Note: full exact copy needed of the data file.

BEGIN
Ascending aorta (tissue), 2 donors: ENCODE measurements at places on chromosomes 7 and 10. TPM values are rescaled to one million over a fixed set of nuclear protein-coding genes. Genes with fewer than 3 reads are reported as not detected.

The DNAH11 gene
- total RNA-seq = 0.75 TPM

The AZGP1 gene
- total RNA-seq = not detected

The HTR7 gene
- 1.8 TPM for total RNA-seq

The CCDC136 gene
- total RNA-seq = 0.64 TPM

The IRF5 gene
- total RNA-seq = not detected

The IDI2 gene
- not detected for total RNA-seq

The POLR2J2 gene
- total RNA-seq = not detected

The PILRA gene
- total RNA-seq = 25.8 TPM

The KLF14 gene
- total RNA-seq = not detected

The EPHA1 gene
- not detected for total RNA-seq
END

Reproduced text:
Ascending aorta (tissue), 2 donors: ENCODE measurements at places on chromosomes 7 and 10. TPM values are rescaled to one million over a fixed set of nuclear protein-coding genes. Genes with fewer than 3 reads are reported as not detected.

The DNAH11 gene
- total RNA-seq = 0.75 TPM

The AZGP1 gene
- total RNA-seq = not detected

The HTR7 gene
- 1.8 TPM for total RNA-seq

The CCDC136 gene
- total RNA-seq = 0.64 TPM

The IRF5 gene
- total RNA-seq = not detected

The IDI2 gene
- not detected for total RNA-seq

The POLR2J2 gene
- total RNA-seq = not detected

The PILRA gene
- total RNA-seq = 25.8 TPM

The KLF14 gene
- total RNA-seq = not detected

The EPHA1 gene
- not detected for total RNA-seq